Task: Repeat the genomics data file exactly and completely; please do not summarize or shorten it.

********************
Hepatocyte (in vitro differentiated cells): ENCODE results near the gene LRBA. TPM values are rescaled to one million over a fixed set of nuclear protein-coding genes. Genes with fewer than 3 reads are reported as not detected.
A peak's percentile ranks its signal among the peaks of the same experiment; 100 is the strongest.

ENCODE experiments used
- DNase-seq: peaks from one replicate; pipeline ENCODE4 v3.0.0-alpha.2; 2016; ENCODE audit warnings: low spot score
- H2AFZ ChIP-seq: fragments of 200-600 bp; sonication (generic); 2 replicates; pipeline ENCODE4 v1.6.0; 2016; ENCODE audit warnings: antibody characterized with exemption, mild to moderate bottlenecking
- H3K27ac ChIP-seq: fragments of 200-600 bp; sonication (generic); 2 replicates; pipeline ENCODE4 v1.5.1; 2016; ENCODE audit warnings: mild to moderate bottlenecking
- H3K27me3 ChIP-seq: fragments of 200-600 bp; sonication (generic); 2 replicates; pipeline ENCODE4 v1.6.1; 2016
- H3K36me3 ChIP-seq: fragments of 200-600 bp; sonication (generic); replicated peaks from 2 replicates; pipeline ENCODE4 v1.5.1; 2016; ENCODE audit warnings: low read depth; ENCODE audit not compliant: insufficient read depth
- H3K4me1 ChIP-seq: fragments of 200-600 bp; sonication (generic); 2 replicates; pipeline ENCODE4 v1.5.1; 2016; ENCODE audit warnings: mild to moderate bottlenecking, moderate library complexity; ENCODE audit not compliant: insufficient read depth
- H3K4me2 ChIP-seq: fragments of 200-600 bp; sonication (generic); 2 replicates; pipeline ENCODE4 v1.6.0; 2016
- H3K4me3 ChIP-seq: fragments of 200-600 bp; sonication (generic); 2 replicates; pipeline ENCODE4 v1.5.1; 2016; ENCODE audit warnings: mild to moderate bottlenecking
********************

Hepatocyte (in vitro differentiated cells): ENCODE results near the gene LRBA. TPM values are rescaled to one million over a fixed set of nuclear protein-coding genes. Genes with fewer than 3 reads are reported as not detected.
A peak's percentile ranks its signal among the peaks of the same experiment; 100 is the strongest.

ENCODE experiments used
- DNase-seq: peaks from one replicate; pipeline ENCODE4 v3.0.0-alpha.2; 2016; ENCODE audit warnings: low spot score
- H2AFZ ChIP-seq: fragments of 200-600 bp; sonication (generic); 2 replicates; pipeline ENCODE4 v1.6.0; 2016; ENCODE audit warnings: antibody characterized with exemption, mild to moderate bottlenecking
- H3K27ac ChIP-seq: fragments of 200-600 bp; sonication (generic); 2 replicates; pipeline ENCODE4 v1.5.1; 2016; ENCODE audit warnings: mild to moderate bottlenecking
- H3K27me3 ChIP-seq: fragments of 200-600 bp; sonication (generic); 2 replicates; pipeline ENCODE4 v1.6.1; 2016
- H3K36me3 ChIP-seq: fragments of 200-600 bp; sonication (generic); replicated peaks from 2 replicates; pipeline ENCODE4 v1.5.1; 2016; ENCODE audit warnings: low read depth; ENCODE audit not compliant: insufficient read depth
- H3K4me1 ChIP-seq: fragments of 200-600 bp; sonication (generic); 2 replicates; pipeline ENCODE4 v1.5.1; 2016; ENCODE audit warnings: mild to moderate bottlenecking, moderate library complexity; ENCODE audit not compliant: insufficient read depth
- H3K4me2 ChIP-seq: fragments of 200-600 bp; sonication (generic); 2 replicates; pipeline ENCODE4 v1.6.0; 2016
- H3K4me3 ChIP-seq: fragments of 200-600 bp; sonication (generic); 2 replicates; pipeline ENCODE4 v1.5.1; 2016; ENCODE audit warnings: mild to moderate bottlenecking